Holding your gaze (without staring) during a conversation is a subliminal invitation to the other person to continue the conversation. If he also maintains eye contact, he appreciates the invitation and accepts it with thanks. During the conversation in a group, it is advisable to let your gaze wander in order to include everyone involved in the conversation.

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gestures and facial expressions
The mouth - winning with a smile

The smile is the supreme discipline to win sympathy. A natural, open-minded smile is the perfect door opener. This is exactly why it is advisable to think about who the door will be opened to beforehand. Because once someone has stepped in, it becomes very difficult to tactfully compliment them, in other words: to end the contact again. A quick look into the eyes of the other person gives you the necessary time to decide whether you want to get in touch with them. He can then understand the subsequent smile as an invitation that specifically applies only to him. In general, you should also pay attention to the how and when when smiling:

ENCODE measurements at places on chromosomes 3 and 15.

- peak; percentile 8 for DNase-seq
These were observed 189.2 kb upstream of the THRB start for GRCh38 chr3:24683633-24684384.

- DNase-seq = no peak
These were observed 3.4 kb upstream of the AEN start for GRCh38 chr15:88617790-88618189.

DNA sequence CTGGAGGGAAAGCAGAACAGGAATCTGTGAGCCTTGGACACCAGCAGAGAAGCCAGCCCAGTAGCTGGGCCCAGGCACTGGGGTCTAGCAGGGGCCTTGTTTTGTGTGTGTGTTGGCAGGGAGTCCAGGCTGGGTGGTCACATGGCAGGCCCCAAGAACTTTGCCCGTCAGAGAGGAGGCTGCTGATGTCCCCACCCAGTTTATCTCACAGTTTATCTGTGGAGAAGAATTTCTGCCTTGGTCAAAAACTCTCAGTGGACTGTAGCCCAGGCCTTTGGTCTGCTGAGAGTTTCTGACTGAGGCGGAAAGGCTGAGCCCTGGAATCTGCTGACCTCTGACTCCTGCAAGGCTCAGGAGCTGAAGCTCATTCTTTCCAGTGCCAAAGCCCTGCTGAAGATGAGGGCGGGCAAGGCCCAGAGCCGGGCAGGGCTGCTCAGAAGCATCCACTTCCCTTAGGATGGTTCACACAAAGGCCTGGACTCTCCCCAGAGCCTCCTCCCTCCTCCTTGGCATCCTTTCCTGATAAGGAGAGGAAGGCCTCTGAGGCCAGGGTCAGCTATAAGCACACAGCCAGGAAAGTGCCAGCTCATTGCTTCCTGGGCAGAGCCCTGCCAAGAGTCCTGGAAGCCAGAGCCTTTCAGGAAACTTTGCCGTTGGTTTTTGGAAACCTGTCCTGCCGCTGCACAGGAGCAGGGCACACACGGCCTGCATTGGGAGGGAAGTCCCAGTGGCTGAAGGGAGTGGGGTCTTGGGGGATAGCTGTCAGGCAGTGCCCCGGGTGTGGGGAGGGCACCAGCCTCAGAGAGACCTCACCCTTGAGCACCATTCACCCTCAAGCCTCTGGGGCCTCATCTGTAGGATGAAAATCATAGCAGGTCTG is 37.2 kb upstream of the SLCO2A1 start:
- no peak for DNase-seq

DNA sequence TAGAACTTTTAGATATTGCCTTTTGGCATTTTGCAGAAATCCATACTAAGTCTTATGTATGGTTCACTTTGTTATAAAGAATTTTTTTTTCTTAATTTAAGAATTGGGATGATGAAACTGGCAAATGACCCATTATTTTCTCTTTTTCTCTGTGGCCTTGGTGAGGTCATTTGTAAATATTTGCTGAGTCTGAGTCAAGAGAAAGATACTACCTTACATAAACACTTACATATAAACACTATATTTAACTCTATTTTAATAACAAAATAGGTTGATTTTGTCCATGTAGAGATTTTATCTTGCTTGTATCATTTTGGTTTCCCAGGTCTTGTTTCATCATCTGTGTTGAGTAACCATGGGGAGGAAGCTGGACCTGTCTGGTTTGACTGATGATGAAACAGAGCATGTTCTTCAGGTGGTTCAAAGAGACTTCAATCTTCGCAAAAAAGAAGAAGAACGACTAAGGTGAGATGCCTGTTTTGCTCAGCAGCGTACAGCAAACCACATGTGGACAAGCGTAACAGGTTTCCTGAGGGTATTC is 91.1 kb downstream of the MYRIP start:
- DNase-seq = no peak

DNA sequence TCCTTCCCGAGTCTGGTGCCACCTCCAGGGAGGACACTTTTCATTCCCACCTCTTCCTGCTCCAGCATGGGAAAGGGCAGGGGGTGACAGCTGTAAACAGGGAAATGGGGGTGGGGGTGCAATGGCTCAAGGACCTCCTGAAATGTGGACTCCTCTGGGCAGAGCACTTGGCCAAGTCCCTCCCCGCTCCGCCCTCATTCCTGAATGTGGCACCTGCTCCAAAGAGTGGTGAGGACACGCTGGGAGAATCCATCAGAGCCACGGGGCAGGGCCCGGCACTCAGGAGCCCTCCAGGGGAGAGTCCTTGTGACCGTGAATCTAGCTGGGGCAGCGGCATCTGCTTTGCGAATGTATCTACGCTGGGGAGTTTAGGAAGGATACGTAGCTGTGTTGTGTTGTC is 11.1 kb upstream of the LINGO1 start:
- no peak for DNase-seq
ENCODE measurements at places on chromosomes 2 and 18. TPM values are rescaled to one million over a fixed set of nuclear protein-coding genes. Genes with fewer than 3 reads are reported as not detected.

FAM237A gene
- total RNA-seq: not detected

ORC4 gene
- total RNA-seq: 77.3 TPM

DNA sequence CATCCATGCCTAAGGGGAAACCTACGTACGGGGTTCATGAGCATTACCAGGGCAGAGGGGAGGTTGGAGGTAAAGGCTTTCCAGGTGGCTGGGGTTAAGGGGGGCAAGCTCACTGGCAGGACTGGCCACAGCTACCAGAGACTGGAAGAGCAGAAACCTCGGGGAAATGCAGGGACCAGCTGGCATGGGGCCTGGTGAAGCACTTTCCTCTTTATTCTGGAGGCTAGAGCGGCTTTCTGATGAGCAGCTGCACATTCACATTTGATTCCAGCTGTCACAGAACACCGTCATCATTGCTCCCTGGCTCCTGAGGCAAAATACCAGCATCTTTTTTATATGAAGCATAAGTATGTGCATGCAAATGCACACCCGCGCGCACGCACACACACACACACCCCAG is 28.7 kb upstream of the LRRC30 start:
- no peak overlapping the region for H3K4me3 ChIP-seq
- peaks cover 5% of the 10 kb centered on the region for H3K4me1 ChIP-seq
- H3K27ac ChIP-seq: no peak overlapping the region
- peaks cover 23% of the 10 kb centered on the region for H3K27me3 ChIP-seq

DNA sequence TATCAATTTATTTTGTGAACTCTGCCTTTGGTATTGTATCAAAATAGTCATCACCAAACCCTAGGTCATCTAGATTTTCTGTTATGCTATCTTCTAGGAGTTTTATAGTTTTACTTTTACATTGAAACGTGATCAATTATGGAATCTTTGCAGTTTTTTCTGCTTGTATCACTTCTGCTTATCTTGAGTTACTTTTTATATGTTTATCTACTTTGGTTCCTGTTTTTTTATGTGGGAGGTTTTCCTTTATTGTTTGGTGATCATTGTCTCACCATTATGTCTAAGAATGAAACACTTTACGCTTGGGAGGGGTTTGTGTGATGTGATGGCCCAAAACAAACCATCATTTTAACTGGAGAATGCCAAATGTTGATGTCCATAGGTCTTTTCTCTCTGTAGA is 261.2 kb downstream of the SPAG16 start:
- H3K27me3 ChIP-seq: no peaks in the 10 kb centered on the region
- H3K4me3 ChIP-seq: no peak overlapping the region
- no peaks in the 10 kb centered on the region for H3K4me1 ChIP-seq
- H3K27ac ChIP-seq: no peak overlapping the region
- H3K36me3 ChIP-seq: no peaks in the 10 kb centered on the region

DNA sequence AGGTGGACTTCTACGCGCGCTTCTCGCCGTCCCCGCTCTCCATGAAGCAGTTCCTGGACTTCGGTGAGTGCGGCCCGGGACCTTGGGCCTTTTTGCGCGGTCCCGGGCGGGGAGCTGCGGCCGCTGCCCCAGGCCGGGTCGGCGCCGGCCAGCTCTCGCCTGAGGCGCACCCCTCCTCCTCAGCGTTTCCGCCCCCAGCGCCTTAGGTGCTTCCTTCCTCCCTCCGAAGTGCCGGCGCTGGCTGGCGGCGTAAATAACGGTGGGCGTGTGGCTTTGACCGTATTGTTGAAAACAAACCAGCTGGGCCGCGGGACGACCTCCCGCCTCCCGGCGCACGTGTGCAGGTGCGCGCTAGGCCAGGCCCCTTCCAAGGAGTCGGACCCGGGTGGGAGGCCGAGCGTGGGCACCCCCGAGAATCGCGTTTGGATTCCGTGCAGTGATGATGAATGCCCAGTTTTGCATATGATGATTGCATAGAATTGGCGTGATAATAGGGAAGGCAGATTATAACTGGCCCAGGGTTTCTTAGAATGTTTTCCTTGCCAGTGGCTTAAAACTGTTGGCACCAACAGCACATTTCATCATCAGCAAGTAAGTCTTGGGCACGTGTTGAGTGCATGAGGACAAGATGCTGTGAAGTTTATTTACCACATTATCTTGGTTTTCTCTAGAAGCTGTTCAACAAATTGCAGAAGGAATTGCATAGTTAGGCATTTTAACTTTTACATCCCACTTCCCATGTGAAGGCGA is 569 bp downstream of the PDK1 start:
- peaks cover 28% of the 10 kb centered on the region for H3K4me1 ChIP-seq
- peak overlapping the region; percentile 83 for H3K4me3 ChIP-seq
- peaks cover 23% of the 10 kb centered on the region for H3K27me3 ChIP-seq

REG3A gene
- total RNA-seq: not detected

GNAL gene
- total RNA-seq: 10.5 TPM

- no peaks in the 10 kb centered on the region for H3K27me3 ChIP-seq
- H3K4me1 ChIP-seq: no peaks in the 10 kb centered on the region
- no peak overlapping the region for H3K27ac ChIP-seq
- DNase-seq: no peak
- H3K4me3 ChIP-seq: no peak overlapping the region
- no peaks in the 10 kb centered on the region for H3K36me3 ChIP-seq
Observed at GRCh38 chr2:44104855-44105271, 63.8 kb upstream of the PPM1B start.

• A stereotypical smile appears artificial, irritating and complacent.
  • An exaggerated smile that shows all the teeth, the so-called "piranha smile", can be seen as a sign of laborious self-control as well as giving the impression of arbitrariness and superficiality. It is then usually accompanied by an equally applied torrent of words: "Oh, my love, it's nice that you are here too! Aaach, there is too"
  • A tormented, barely visible smile can appear exhausted, ironic, gleeful, arrogant or insecure.
  • If only one corner of the mouth is raised, the facial expressions signal cynicism or arrogance and a feeling of superiority.